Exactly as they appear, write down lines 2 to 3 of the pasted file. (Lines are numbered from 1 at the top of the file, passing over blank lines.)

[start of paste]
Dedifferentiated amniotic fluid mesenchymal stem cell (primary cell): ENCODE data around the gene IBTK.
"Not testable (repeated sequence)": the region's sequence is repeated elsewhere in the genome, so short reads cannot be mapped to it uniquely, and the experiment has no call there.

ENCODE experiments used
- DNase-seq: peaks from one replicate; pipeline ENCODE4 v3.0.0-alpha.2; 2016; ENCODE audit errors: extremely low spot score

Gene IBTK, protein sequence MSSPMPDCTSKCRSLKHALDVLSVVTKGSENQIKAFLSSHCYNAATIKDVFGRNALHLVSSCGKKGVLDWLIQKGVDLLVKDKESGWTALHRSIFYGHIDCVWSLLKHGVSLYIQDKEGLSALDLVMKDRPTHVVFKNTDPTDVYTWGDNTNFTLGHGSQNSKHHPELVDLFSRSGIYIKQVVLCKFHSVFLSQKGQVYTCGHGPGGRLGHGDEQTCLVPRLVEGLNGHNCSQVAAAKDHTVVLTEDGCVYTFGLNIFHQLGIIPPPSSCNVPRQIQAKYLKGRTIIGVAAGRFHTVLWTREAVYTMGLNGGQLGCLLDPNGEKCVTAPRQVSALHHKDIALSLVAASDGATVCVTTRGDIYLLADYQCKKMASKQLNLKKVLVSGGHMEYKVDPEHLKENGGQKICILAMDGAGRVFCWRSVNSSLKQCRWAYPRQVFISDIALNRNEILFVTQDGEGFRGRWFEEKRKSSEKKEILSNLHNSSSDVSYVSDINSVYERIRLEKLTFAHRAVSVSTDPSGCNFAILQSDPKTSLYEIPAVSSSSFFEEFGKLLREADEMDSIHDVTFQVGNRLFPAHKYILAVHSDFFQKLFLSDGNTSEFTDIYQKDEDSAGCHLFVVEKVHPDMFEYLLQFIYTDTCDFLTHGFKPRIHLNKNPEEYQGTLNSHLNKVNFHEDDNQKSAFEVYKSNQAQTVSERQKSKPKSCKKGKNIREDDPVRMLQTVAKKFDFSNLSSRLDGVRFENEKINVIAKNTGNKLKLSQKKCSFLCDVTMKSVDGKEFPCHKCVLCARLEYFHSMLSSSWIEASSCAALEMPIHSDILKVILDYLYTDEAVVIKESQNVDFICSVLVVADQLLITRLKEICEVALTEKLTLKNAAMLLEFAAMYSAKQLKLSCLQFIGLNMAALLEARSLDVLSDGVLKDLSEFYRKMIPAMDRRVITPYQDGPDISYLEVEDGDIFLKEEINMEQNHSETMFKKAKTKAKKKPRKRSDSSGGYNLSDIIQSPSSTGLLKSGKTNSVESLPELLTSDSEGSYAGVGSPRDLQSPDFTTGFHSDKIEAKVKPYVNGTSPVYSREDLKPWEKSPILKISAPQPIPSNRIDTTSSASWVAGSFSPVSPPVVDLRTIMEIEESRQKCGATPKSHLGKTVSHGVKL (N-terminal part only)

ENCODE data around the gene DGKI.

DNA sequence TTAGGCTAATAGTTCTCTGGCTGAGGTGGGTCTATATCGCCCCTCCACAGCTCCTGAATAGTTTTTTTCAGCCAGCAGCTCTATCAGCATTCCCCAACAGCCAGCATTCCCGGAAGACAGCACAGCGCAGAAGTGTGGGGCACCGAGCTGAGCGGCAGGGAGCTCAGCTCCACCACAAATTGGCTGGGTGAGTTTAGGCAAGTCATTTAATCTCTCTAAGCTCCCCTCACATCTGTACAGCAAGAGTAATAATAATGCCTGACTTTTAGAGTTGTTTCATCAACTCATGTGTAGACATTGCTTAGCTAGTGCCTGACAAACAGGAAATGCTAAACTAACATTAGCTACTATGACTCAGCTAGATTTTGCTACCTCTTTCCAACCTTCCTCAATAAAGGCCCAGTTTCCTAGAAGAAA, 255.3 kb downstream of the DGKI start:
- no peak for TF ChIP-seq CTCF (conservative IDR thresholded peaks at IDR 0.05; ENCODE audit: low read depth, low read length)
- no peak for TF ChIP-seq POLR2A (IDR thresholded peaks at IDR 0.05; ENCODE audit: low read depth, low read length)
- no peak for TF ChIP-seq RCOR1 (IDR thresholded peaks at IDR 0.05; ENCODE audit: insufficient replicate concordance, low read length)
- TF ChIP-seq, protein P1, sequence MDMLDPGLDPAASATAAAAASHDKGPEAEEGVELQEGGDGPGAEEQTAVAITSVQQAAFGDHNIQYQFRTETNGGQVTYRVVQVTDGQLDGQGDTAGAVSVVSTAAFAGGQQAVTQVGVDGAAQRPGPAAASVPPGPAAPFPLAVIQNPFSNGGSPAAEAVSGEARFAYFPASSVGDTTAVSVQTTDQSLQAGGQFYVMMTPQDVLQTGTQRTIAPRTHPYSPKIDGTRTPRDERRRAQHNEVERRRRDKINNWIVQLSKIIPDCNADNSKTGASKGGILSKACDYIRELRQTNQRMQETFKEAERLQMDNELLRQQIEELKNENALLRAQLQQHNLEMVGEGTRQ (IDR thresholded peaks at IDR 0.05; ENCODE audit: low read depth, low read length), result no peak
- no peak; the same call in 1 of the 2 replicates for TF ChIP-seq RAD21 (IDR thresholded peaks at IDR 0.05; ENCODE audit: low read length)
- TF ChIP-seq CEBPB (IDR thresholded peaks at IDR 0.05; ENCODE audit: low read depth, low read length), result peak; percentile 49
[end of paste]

"Not testable (repeated sequence)": the region's sequence is repeated elsewhere in the genome, so short reads cannot be mapped to it uniquely, and the experiment has no call there.

ENCODE experiments used